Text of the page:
Surface Laptop 2 vs. Surface Pro 6 is a question that plagues potential Surface consumers who have no idea which device is best for them.
Microsoft refreshed its popular Surface Pro and Surface Laptop products with more powerful internals and a new sleek matte black color scheme, making two of our favorite computing devices better than ever.
We reviewed both the Laptop 2 and Surface Pro 6 and came away impressed by their gorgeous displays, long battery lives and premium designs. But which of these two recommended machines is best for you: The detachable Surface Pro or the traditional clamshell Laptop 2? Let's find out.
Surface Laptop 2 vs. Surface Pro 6: specs and performance
One is a tablet, and the other a laptop, but the Surface Pro and Surface Laptop 2 have a lot more in common than you might expect. Both thin-and-lightweight devices are made of metal and come in the same color variants: Platinum, Black, Burgundy and Cobalt Blue.
|Row 0 - Cell 0||Microsoft Surface Laptop 2||Microsoft Surface Pro 6|
|Price (Starting/as configured)||$999 ($1,299)||$899 ($1,429)|
|Colors||Platinum, Black, Cobalt Blue, Burgundy||Platinum, Black, Cobalt Blue, Burgundy|
|Display||13.5-inch, 2256 x 1504-pixel||12.3-inch, 2736 x 1824-pixel|
|CPU||8th Gen Core i5, i7||8th Gen Core i5, i7|
|RAM||8GB, 16GB||8GB, 16GB|
|SSD||128GB, 256GB, 512GB, 1TB||256GB, 512GB, 1TB, 2TB|
|Key Travel||1.3mm||1.3mm (Type Cover)|
|Ports||USB 3.0, mini DisplayPort, Surface Connect port, headphone||USB 3.0, Mini DisplayPort, Surface Connect port, microSD, headphone|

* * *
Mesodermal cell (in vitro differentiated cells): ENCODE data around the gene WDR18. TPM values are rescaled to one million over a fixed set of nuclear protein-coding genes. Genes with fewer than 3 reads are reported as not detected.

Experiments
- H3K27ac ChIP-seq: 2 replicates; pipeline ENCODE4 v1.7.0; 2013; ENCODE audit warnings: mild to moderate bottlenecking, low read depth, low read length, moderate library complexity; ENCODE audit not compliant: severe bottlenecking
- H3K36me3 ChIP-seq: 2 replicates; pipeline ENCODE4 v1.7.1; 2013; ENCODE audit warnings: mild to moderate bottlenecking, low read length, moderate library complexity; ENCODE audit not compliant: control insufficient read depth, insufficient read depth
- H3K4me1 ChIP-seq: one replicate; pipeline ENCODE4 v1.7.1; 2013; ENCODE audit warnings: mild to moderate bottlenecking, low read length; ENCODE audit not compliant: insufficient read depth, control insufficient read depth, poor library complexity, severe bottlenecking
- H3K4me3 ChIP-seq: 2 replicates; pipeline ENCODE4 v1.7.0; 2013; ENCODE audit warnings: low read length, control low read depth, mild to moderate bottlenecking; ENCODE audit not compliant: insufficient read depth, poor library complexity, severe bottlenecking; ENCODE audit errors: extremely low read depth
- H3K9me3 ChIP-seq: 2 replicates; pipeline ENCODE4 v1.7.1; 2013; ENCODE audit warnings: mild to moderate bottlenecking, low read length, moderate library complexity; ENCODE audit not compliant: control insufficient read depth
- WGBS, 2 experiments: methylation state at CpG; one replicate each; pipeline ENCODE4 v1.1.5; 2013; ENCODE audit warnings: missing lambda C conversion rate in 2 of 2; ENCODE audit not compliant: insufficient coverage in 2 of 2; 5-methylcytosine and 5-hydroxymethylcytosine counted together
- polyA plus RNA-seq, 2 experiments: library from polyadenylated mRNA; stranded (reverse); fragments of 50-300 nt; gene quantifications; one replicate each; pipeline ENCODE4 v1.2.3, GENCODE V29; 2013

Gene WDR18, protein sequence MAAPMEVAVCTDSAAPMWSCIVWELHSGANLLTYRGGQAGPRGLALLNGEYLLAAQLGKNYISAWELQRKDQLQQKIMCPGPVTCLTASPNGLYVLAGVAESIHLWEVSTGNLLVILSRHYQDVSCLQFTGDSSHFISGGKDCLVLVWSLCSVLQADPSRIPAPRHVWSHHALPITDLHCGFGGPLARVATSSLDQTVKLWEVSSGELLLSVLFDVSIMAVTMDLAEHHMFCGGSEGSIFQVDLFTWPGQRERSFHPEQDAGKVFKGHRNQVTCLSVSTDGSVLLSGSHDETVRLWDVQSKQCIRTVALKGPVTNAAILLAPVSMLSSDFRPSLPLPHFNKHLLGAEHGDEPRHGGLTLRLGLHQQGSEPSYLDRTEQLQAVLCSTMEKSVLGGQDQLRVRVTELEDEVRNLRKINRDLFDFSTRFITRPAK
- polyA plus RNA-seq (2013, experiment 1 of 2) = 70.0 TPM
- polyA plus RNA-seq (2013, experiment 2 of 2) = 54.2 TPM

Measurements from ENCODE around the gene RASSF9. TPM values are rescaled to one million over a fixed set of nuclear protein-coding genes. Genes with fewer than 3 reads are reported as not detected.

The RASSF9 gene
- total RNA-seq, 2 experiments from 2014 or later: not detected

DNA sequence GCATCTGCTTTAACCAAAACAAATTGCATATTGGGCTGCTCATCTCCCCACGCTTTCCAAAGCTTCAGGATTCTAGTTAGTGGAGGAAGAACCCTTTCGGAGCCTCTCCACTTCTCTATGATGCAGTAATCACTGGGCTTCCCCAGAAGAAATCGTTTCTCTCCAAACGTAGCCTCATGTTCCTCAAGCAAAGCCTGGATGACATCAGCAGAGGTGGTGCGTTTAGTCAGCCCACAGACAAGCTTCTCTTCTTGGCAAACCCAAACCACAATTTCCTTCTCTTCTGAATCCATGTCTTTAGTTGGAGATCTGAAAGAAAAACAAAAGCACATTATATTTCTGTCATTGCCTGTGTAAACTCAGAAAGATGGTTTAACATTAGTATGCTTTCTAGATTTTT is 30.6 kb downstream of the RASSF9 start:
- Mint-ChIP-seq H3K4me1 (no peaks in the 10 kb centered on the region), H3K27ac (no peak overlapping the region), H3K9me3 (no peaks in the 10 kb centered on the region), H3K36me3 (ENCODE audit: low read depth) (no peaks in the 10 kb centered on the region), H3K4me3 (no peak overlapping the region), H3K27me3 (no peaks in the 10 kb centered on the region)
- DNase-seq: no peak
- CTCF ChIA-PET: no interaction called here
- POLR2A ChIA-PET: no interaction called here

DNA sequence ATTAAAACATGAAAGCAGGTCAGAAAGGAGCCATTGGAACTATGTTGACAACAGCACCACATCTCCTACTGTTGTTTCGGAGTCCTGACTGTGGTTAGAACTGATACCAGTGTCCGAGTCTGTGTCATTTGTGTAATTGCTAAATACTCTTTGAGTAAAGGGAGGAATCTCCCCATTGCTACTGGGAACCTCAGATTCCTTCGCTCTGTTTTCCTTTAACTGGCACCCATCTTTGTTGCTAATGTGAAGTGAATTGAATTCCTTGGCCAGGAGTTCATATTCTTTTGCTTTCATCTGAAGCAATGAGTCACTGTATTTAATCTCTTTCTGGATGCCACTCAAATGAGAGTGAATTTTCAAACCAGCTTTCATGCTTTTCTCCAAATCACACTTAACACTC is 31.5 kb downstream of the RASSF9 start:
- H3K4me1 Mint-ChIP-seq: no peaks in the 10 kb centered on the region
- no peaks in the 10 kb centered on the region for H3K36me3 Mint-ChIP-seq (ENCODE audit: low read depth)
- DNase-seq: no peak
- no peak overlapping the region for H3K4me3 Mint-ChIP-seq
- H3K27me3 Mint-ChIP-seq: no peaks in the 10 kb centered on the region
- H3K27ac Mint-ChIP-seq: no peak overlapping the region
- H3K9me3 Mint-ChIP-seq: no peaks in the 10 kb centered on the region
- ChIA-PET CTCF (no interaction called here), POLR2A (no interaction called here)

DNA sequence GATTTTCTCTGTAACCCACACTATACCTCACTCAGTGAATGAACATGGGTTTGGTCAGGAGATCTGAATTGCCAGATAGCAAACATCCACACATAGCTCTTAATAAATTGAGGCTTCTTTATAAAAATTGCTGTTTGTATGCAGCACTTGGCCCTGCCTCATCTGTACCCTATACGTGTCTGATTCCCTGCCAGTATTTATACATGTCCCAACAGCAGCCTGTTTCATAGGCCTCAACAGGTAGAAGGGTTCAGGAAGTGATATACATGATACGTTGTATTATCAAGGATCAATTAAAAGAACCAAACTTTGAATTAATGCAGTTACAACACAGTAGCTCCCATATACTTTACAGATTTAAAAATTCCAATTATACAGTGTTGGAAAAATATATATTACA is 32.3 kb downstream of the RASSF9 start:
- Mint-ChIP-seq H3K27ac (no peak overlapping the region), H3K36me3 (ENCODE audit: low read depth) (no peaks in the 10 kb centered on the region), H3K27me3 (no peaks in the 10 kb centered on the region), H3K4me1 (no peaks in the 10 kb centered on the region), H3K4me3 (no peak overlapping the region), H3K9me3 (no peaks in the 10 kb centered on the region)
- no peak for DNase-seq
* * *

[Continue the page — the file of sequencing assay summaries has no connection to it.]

|Webcam||HD (720p)||HD (720p)|
|Size||12.1 x 8.8 x 0.6 inches||11.5 x 7.9 x 0.3 inches|
|Weight||2.7 pounds||1.7 pounds (2.4 pounds with keyboard)|
The two Microsoft machines also have gorgeous 3:2 touch-screen displays that use the same PixelSense technology. The Laptop 2's display covers an impressive 176 percent of the sRGB color gamut, which trumps the premium laptop average of 114 percent. The Surface Pro 6 lags behind with a sRGB rating of 136 percent, but that's still a very good result. The tablet wins when it comes to screen brightness, reaching 408 nits compared with the 321-nit display on the Surface Laptop 2.
The Laptop 2 and Pro 6 are even offered in the same configuration options — consumers can choose between an Intel Core i5 or i7 CPU, and upgrade RAM and SSD storage up to 16GB and 1TB, respectively. With similar specs, the two devices achieved similar performance scores on our benchmarks. The Surface Laptop 2 scored a 12,676 on the Geekbench 4 overall performance test, while the Surface Pro 6 scored a slightly higher 13,025. The Surface Pro 6 and Surface Laptop 2 played the racing game Dirt 3 at 81 and 82 frames per second, respectively.
Unlike the Laptop 2, the Surface Pro 6 has a microSD card slot, but, otherwise, both devices house a USB 3.0 port, a headphone jack, a Mini DisplayPort and a Surface Connect port. Unfortunately, neither device features a USB Type-C connection.
Despite having distinct designs, these two PCs get nearly the same battery life. The Surface Pro 6 lasted 9 hours and 20 minutes on our Laptop Mag Battery Test, which involves continuous web surfing at 150 nits of screen brightness; the Surface Laptop 2 lasted only 2 minutes longer, at 9:22.
Surface Laptop 2 vs. Surface Pro 6: configurations